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Lawmakers Say New Abuse Photos Even Worse

Lawmakers Say New Abuse Photos Even Worse

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WASHINGTON (AP) -- The abuse of Iraqi prisoners by U.S. troops went beyond the photos seen by most Americans, shaken lawmakers said Wednesday after viewing fresh pictures and video that they said depicted forced sex, brutality and dogs snarling at cowed prisoners.

Some members of Congress said they feared that making the images public would inflame international outrage and endanger Americans still in Iraq. The private screening of more than 1,600 photos in a top-secret room of the U.S. Capitol came one day after Islamic militants announced they had beheaded an American in Iraq to avenge abuse at the Abu Ghraib prison.

"I don't know how the hell these people got into our army," said Colorado Republican Sen. Ben Nighthorse Campbell after viewing what he called a fraction of the images.

"I saw cruel, sadistic torture," said Rep. Jane Harman, D-Calif., who said some of the images were of male prisoners masturbating. She said she saw a man hitting himself against a wall as though to knock himself unconscious.

Others said they saw images of corpses, military dogs snarling at cowering prisoners, women commanded to expose their breasts and sex acts, including forced homosexual sex.

"There were people who were forced to have sex with each other," said Rep. Gary Ackerman, D-N.Y.

Rep. Trent Franks, R-Ariz., said, "There were some pictures where it looked like a prisoner was sodomizing himself" with an object. He said blood was visible in the photograph.

Not everyone reacted the same way to the additional photos.

House Majority Leader Tom DeLay, R-Texas, said he thought "some people are overreacting."

"The people who are against the war are using this to their political ends," he said.

The private screening marked the latest turn in a scandal that has prompted President Bush to apologize to the victims and Democrats to demand the dismissal of Defense Secretary Donald H. Rumsfeld.

Many of the photos appeared to include the same small group of soldiers who were in pictures that had already been made public. And pictures of abuse were mixed in with travelogue-type photos.

Some questionable photos appeared to have nothing to do with prisoners, including several that lawmakers believed were of sex between male and female U.S. troops.

The pictures on three discs were shown to lawmakers in the form of a slide show. Many said the images were difficult to decipher.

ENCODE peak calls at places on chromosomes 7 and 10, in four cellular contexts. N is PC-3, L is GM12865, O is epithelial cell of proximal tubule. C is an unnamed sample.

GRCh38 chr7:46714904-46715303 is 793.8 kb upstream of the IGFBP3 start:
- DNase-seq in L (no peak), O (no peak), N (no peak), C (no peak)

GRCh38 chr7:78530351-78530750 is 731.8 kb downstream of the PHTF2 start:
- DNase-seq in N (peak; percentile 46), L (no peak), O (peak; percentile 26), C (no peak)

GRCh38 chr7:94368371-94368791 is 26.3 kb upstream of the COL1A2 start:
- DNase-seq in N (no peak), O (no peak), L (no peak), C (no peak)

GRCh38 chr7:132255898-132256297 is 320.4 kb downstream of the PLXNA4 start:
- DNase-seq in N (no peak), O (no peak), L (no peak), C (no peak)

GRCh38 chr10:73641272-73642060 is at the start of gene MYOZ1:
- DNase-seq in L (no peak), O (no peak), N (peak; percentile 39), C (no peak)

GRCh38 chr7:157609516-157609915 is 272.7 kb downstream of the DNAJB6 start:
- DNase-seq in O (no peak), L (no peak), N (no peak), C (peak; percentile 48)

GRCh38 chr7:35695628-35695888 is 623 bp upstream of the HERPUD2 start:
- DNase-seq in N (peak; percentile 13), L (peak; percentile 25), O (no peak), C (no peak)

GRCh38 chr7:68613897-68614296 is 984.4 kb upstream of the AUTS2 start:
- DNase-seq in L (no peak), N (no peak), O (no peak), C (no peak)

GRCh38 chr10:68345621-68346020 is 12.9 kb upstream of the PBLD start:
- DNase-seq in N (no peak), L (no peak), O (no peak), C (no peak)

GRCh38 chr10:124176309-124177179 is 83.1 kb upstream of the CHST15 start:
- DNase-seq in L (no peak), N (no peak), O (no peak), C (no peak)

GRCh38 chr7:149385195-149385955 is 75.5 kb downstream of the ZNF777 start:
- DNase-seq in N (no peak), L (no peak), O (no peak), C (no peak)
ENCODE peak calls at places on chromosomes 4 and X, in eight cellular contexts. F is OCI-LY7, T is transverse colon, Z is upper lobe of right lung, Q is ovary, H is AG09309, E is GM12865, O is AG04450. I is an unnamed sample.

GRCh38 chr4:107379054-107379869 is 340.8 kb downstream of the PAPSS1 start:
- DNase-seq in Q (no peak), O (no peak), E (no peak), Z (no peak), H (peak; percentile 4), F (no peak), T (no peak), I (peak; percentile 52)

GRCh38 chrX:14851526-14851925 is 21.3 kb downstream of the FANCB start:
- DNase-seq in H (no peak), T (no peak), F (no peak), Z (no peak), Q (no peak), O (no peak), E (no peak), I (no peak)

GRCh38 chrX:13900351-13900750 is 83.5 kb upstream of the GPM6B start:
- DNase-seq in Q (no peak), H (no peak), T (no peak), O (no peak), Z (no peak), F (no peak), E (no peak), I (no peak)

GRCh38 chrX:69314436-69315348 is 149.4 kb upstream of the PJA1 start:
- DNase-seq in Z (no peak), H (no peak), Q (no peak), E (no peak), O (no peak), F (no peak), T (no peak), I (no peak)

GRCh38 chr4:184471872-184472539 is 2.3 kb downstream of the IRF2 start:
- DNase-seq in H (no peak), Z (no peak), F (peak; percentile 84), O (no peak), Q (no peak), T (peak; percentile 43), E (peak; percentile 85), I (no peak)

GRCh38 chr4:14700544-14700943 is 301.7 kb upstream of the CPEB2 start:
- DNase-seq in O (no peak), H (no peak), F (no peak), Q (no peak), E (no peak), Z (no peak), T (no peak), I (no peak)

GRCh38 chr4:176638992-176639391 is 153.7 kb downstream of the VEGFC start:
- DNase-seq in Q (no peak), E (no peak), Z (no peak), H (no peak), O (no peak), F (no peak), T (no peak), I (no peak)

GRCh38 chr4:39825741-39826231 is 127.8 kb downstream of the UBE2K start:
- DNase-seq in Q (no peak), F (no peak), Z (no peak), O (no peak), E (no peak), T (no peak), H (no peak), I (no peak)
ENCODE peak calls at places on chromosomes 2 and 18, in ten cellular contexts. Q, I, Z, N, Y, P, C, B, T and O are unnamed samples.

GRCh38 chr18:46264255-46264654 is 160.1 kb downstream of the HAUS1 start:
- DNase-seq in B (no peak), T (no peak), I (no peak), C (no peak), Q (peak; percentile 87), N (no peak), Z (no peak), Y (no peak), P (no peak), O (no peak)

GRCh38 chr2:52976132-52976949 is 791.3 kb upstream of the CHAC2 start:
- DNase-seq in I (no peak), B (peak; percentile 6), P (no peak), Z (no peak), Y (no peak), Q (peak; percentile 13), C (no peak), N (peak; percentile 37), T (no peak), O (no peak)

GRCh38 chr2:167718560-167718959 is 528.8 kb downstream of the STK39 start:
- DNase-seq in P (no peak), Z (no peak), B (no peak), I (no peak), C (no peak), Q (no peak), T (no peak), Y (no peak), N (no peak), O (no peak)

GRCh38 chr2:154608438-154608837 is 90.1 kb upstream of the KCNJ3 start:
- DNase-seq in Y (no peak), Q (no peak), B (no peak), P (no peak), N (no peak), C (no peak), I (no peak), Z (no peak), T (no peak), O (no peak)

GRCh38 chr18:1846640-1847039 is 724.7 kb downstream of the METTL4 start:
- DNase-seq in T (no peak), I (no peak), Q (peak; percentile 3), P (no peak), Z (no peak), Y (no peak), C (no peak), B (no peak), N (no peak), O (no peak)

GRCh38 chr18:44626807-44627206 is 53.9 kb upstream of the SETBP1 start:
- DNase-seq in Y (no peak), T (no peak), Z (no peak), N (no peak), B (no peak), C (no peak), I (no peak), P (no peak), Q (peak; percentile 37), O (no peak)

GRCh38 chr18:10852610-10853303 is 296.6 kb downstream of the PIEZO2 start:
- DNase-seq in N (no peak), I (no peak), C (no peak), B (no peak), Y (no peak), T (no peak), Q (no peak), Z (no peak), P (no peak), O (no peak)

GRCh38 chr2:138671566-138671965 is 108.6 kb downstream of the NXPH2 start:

Shortly before the viewing began, Rumsfeld defended military interrogation techniques in Iraq, rejecting contentions that they violate international rules and may endanger Americans taken prisoner.

Rumsfeld told a Senate committee that Pentagon lawyers had approved methods such as sleep deprivation and dietary changes as well as rules permitting prisoners to be made to assume stressful positions.

Gen. Richard Myers, chairman of the Joint Chiefs of Staff, also noted that the rules require prisoners to be treated humanely at all times.

Sen. Richard Durbin, D-Ill. said some of the approved techniques "go far beyond the Geneva Convention," a reference to international rules governing the treatment of prisoners of war.

The Defense Department is conducting multiple investigations into prisoner abuse.

Lawmakers were given three hours to see the photos and videos in top-secret rooms at the Capitol. The photos remained in the custody of the Pentagon as the administration tried to decide whether to release them to the public.

In the past two weeks a handful of photos have been made public along with an Army report that found numerous "sadistic, blatant and wanton criminal abuses" at the U.S.-run Abu Ghraib prison complex near Baghdad.

In Wednesday's viewing, briefers from the Pentagon's Criminal Investigation Division conducted the sessions sought by the Senate Armed Services Committee, which has had two hearings into the abuses that have caused an international firestorm.

Committee Chairman John Warner urged before the photos were shown Wednesday that lawmakers use caution in describing them publicly.

"I think we've got to be extremely cautious ... not incite in any way further anger against our forces or others working in the cause of freedom," the Virginia Republican said on the Senate floor.

He said he didn't think they should be released to the public until trials of the troops begin to protect the legal process and avoid "inspiring the enemy to inflict further damage."

Myers said the military has taken steps to correct the problems, including replacing the military police unit that took some of the photos.

"This was a unit that had issues with just adhering to the Army's standards," Myers said. "They didn't have standardized uniforms. They were allowed to carry guns in their civilian clothes when they were off duty. They had things written on their cap. They didn't particularly want to salute."

Maj. Gen. Antonio Taguba, who conducted the Army's first investigation into the abuse, told Congress on Tuesday that he believed the pictures were taken by military personnel using their personal digital cameras.

But Warner has said he believes some were staged as part of the interrogation process.

(Copyright 2004 by The Associated Press. All Rights Reserved.)

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